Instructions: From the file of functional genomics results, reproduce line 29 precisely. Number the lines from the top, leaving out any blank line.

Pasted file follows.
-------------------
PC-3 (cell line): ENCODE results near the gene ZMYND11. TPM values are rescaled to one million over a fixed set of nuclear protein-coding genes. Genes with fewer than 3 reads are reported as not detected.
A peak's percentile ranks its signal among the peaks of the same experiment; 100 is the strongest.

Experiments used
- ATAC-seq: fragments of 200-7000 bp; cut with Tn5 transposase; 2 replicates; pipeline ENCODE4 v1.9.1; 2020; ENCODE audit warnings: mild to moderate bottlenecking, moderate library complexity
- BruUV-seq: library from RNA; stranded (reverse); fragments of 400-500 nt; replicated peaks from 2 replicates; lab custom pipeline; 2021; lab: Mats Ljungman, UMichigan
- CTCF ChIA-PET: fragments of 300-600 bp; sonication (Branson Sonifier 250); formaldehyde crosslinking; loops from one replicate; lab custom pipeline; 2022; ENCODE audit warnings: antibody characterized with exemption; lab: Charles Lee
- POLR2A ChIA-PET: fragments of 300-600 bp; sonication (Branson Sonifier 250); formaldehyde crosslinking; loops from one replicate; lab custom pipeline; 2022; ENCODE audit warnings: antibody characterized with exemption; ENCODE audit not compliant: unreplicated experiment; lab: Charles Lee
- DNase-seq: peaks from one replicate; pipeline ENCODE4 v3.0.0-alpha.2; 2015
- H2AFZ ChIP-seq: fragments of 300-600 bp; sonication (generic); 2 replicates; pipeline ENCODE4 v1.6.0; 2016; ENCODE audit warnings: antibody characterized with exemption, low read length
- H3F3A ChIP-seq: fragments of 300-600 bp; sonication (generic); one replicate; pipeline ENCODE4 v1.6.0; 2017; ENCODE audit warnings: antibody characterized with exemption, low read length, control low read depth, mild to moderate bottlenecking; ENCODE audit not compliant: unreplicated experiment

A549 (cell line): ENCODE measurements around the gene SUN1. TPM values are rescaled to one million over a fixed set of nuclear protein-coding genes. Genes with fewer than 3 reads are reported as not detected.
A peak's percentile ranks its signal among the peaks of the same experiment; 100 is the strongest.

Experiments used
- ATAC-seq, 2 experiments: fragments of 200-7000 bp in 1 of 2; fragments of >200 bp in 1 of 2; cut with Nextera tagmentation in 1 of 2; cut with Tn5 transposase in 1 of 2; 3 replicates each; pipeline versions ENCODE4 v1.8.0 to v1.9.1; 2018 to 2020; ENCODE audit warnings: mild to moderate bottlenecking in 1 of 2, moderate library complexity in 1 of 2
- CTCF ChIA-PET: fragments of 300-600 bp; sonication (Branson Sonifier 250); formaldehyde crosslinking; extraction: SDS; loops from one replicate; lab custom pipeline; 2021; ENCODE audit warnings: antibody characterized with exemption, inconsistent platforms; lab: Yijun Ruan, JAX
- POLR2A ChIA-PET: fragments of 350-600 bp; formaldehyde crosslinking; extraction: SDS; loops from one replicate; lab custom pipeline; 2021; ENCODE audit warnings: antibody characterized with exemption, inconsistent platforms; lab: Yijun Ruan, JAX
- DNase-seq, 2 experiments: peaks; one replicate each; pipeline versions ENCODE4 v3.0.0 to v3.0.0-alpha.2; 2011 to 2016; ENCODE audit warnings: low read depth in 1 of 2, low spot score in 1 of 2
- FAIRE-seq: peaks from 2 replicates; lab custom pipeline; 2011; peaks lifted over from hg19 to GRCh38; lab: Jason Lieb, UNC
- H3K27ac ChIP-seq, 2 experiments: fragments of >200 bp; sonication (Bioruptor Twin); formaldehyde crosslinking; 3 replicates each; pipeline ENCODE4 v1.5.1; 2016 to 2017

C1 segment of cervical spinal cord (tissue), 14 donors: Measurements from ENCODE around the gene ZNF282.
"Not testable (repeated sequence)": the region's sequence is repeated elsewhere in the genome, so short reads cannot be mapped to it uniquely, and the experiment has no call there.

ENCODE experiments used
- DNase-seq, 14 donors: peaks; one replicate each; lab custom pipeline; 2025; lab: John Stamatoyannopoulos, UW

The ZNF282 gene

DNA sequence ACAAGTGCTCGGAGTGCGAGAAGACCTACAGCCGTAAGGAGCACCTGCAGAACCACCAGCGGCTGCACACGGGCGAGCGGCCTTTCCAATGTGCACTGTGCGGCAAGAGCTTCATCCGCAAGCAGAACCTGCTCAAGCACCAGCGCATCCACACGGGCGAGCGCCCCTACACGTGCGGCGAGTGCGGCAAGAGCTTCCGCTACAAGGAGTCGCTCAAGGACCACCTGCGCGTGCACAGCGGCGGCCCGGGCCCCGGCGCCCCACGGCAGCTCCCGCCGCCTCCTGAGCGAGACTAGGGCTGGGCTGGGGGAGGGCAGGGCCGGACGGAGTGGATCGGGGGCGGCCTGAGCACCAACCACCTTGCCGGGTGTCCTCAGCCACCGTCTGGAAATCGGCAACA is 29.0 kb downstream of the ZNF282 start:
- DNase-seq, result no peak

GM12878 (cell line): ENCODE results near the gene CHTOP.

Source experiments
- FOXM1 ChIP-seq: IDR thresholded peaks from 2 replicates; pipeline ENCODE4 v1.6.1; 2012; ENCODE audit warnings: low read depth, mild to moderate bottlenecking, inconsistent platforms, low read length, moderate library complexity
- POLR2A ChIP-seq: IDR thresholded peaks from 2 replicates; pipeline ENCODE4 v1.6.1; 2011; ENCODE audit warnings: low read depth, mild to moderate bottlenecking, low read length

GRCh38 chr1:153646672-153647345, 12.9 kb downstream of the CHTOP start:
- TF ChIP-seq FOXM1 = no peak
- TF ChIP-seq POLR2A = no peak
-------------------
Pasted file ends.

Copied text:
- FOXM1 ChIP-seq: IDR thresholded peaks from 2 replicates; pipeline ENCODE4 v1.6.1; 2012; ENCODE audit warnings: low read depth, mild to moderate bottlenecking, inconsistent platforms, low read length, moderate library complexity